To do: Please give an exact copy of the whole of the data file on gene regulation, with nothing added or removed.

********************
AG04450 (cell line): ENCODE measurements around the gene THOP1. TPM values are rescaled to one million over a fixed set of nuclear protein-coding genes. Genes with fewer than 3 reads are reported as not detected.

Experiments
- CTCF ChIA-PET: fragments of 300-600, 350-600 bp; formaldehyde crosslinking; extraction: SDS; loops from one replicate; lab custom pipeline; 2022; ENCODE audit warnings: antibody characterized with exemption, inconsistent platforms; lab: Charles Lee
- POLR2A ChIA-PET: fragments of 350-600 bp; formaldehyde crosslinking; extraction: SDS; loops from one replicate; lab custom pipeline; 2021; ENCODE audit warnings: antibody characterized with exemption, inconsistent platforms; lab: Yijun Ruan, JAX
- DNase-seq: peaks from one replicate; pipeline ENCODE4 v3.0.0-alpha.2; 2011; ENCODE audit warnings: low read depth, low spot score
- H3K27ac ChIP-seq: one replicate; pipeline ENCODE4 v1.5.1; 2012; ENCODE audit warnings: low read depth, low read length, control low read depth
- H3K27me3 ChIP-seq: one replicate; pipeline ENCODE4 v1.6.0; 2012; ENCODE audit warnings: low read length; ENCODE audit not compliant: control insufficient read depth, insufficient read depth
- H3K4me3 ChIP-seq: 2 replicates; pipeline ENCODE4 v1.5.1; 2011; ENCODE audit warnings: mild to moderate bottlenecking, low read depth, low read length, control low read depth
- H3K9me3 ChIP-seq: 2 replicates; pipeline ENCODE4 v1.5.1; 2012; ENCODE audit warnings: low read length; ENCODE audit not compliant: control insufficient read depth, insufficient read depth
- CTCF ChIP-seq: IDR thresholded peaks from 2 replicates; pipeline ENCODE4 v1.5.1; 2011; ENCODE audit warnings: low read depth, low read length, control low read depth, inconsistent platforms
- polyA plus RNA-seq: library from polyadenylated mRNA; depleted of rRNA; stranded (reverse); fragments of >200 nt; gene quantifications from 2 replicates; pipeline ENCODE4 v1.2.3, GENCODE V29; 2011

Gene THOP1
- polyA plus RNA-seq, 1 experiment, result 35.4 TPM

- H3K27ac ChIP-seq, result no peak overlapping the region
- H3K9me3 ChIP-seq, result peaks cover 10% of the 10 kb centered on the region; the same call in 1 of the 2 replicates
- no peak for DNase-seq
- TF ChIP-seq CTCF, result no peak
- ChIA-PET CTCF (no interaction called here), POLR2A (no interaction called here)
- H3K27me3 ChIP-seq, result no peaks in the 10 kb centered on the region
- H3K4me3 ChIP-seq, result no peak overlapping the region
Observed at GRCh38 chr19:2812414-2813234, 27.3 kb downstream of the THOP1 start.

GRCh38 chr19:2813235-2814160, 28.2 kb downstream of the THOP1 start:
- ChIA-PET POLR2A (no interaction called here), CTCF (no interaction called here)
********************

AG04450 (cell line): ENCODE measurements around the gene THOP1. TPM values are rescaled to one million over a fixed set of nuclear protein-coding genes. Genes with fewer than 3 reads are reported as not detected.

Experiments
- CTCF ChIA-PET: fragments of 300-600, 350-600 bp; formaldehyde crosslinking; extraction: SDS; loops from one replicate; lab custom pipeline; 2022; ENCODE audit warnings: antibody characterized with exemption, inconsistent platforms; lab: Charles Lee
- POLR2A ChIA-PET: fragments of 350-600 bp; formaldehyde crosslinking; extraction: SDS; loops from one replicate; lab custom pipeline; 2021; ENCODE audit warnings: antibody characterized with exemption, inconsistent platforms; lab: Yijun Ruan, JAX
- DNase-seq: peaks from one replicate; pipeline ENCODE4 v3.0.0-alpha.2; 2011; ENCODE audit warnings: low read depth, low spot score
- H3K27ac ChIP-seq: one replicate; pipeline ENCODE4 v1.5.1; 2012; ENCODE audit warnings: low read depth, low read length, control low read depth
- H3K27me3 ChIP-seq: one replicate; pipeline ENCODE4 v1.6.0; 2012; ENCODE audit warnings: low read length; ENCODE audit not compliant: control insufficient read depth, insufficient read depth
- H3K4me3 ChIP-seq: 2 replicates; pipeline ENCODE4 v1.5.1; 2011; ENCODE audit warnings: mild to moderate bottlenecking, low read depth, low read length, control low read depth
- H3K9me3 ChIP-seq: 2 replicates; pipeline ENCODE4 v1.5.1; 2012; ENCODE audit warnings: low read length; ENCODE audit not compliant: control insufficient read depth, insufficient read depth
- CTCF ChIP-seq: IDR thresholded peaks from 2 replicates; pipeline ENCODE4 v1.5.1; 2011; ENCODE audit warnings: low read depth, low read length, control low read depth, inconsistent platforms
- polyA plus RNA-seq: library from polyadenylated mRNA; depleted of rRNA; stranded (reverse); fragments of >200 nt; gene quantifications from 2 replicates; pipeline ENCODE4 v1.2.3, GENCODE V29; 2011

Gene THOP1
- polyA plus RNA-seq, 1 experiment, result 35.4 TPM

- H3K27ac ChIP-seq, result no peak overlapping the region
- H3K9me3 ChIP-seq, result peaks cover 10% of the 10 kb centered on the region; the same call in 1 of the 2 replicates
- no peak for DNase-seq
- TF ChIP-seq CTCF, result no peak
- ChIA-PET CTCF (no interaction called here), POLR2A (no interaction called here)
- H3K27me3 ChIP-seq, result no peaks in the 10 kb centered on the region
- H3K4me3 ChIP-seq, result no peak overlapping the region
Observed at GRCh38 chr19:2812414-2813234, 27.3 kb downstream of the THOP1 start.

GRCh38 chr19:2813235-2814160, 28.2 kb downstream of the THOP1 start:
- ChIA-PET POLR2A (no interaction called here), CTCF (no interaction called here)